Three Services to Supercharge Mexico City Government

Photo credit: Mexico City Metrobus by DearEdward

Fifteen years ago, I was helping an IT client to close a sale for Supply chain management software. He was very optimistic about the Mexican market and told me a phrase I still recall: “Lawyers, Bankers and Government are the last strongholds to conquer.”

Yes, he was referring to the difficulty of those ones to embrace technology. At that time, the phrase seemed proper to me. Now, lawyers use iPads for depositions, Bankers have implemented mobile systems for payments and Government moves forward at a different pace.

Federal Government has achieved to get rid of red tape through Government 2 Citizen Services (G2C). Mexico City has implemented some important changes and left behind some other, apparently there are not enough funds for speeding up. Here are my two cents on services that I believe would help the City People in their every day life.

1. Public Registry of Commerce (PRC).

PRC is an office in charge of receiving, recording and managing the changes on real estate property, incorporations of companies and professional corporations, as well as mergers, split-off, powers of attorney and other corporate records.

City Government has made a tremendous effort to digitalize old records as from 1869 to date. Three stages has set for this digitalization.

The first was to digitalize real estate files and books with a current 65% of progress. The second stage is to digitalize new records which has been implemented. The third stage is to receive electronic files of records authenticated with digital signature with has been implemented, too.

In the near future may be possible to search and receive electronic records from the PRC. But what if, Government goes beyond usual services and provide value added services such as email alerts notifying changes in real estate and corporations records.

Bond, insurance and financial companies could be interested in paid subscription to changes in records of debtors, as well as third party creditors and future plaintiffs.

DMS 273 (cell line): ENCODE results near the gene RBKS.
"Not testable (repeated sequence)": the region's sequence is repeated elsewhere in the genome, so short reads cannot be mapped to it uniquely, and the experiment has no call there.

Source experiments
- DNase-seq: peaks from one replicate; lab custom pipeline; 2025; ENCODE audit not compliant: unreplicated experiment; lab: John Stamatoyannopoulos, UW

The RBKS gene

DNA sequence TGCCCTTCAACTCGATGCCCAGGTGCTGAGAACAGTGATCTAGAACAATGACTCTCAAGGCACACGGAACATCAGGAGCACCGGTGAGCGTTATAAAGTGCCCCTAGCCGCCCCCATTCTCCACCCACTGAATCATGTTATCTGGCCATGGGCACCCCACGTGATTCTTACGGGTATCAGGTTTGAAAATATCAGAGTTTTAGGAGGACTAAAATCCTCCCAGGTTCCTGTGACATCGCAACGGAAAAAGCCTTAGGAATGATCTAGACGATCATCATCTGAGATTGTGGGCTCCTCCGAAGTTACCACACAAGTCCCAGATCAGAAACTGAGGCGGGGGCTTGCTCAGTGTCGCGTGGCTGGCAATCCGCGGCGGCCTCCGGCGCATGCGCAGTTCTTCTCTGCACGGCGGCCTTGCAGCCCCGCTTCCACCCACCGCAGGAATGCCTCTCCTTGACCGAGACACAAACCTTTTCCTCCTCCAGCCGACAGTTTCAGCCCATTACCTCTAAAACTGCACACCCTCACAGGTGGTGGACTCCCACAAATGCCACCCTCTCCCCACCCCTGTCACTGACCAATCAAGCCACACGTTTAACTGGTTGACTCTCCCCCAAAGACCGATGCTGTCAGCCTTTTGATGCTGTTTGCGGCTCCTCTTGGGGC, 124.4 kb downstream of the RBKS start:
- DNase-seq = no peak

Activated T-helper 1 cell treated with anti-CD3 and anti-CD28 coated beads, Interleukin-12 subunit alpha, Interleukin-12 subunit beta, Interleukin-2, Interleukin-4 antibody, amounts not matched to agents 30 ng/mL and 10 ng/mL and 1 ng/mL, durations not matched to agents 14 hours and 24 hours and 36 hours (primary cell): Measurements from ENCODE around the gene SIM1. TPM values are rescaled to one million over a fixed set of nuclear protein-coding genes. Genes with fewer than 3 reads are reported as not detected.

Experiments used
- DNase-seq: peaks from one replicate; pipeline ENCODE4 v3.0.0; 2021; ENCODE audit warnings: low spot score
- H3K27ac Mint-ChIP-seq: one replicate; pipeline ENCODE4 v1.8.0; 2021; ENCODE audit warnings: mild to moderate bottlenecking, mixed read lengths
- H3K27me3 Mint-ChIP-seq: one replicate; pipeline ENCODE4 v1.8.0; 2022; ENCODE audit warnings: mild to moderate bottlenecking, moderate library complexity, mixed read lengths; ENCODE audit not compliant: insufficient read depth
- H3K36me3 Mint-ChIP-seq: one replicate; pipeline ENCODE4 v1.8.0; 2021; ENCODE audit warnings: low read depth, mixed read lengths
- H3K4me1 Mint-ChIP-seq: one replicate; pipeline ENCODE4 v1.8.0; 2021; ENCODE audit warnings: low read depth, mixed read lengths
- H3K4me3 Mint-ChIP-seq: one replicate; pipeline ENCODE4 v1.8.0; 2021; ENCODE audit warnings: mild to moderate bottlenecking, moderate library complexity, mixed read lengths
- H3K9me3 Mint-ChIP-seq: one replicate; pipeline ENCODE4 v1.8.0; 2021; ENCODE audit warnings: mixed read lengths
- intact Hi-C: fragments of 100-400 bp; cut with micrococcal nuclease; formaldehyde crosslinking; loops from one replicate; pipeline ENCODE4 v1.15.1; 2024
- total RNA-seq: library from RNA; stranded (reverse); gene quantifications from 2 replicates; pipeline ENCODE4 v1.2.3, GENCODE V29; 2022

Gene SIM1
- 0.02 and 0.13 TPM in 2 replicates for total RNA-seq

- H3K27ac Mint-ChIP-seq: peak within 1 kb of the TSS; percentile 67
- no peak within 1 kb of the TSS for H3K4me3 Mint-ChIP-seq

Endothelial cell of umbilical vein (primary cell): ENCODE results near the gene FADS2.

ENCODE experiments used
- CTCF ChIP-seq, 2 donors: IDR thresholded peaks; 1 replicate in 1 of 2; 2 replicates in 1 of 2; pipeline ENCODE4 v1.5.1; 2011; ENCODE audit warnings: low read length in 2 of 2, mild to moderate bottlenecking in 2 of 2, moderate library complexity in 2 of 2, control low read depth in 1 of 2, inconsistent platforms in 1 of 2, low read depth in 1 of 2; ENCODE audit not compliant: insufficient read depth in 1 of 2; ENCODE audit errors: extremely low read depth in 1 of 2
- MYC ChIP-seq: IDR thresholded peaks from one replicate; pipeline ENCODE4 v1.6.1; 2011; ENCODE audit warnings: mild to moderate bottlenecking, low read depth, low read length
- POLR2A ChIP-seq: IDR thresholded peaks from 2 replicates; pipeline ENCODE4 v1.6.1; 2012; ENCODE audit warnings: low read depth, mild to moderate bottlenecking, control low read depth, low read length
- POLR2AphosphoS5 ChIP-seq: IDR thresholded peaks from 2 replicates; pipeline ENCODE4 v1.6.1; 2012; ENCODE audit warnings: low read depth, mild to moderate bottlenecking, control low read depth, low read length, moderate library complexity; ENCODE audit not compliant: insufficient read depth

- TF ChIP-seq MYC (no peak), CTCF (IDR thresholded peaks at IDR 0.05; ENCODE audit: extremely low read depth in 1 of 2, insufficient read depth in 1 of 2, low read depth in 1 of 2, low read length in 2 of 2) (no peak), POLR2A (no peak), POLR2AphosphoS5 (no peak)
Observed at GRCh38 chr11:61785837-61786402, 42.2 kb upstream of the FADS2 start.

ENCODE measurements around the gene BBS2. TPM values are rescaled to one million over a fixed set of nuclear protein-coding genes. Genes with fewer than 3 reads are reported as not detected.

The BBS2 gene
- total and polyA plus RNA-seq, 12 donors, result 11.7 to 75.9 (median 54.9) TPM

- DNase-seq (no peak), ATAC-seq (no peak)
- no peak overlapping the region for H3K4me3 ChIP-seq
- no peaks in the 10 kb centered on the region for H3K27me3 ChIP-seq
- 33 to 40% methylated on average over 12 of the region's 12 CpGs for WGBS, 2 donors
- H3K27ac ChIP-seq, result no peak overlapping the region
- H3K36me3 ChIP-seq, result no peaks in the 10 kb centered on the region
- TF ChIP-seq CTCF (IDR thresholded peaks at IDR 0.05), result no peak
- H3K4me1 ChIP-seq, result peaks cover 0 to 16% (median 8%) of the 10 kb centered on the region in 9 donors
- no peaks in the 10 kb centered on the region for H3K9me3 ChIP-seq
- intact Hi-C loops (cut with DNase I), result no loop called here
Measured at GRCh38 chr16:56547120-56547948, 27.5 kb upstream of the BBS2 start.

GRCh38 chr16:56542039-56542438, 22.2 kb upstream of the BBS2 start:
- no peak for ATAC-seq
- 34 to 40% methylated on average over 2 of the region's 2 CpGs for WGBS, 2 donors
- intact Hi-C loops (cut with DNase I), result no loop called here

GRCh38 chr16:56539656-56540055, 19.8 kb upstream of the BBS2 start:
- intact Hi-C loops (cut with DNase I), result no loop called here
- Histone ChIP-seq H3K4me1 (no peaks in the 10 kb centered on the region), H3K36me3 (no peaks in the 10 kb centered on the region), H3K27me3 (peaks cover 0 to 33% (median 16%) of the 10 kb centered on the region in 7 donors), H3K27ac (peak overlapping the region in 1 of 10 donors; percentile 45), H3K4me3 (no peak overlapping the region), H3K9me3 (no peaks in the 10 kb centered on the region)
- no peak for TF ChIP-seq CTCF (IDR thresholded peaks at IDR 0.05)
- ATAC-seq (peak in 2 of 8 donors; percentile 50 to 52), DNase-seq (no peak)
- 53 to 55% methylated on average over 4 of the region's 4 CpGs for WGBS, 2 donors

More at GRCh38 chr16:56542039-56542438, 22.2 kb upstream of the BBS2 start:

2.    Citizen Profile.

City Government charges for a variety of services and taxes. Some of them are periodical like real estate taxes, car taxes (where applicable), water and car pollution verification. Some other are triggered by event, like car transfer records, house transfer taxes, antenna installation and advertising duties.

All those filings and payments have to be carried out severally. Some of them can be solved through the internet. Others still follow the old ways.

But what if, you may access a website, create a profile and keep tracking of all those filings, including set calendar alerts, make internet payments, store electronic receipts of payments, access history of filings, receive suggestions of next steps for your filing and make transfer of cars with other users by clicking a few times.

The same could be done for companies and users with repetitive filings, such as advertiser permits, bars owners and installers of telecom antennas to save them literally thousands of hours and money.

All that has to be implemented, obviously, with a system with government-level privacy and security, but will expedite the red tape.

3. Telecom Infrastructure.

On March 28, 2012, Federal Government established general guidelines for leasing its facilities for installing telecom infrastructure of private operators. The objective of the Project “Federal Facilities for Telecom Infrastructure” or “IFIIT” was to increase, throughout the Country, telecom hotels for operators to set antennas, servers and telecom equipment in general.

The IFIIT is running for two months now and the results are not shown yet. Mexican telecom law imposes interconnection obligation to operators, but do not force to share passive infrastructure (colocation). Needless to say that this will gear up telecom industry.

According to 2010 INEGI data (Statistics Institute), Mexico City has almost 4 million internet users. There is no official calculation of mobile users in the City, but may be over 20 million, plus all telecom subscribers.

As such, Mexico City Government owns and leases several facilities that can share with operators.

Leasing part of public facilities to telecom operators may be a smart income for the City. These operations are simple leases and do not require but City permits for some of the equipment (antennas mostly). So, operators would appreciate a package of leasing and antenna license in the same contract with one single office. As an effect, maybe prices for some services will drop.

HERE IS THE PUNCHLINE. These services may be small, but they are great companion to the efforts of the City to be on the edge of G2C services.

About the author

Alberto Esenaro

I am a Mexican lawyer with experience in technology, energy, automotive, infrastructure and business. Worked for law firms, international companies and Government bodies on business advice, regulatory compliance and litigation.

1 comment

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About Author

Alberto Esenaro

I am a Mexican lawyer with experience in technology, energy, automotive, infrastructure and business. Worked for law firms, international companies and Government bodies on business advice, regulatory compliance and litigation.

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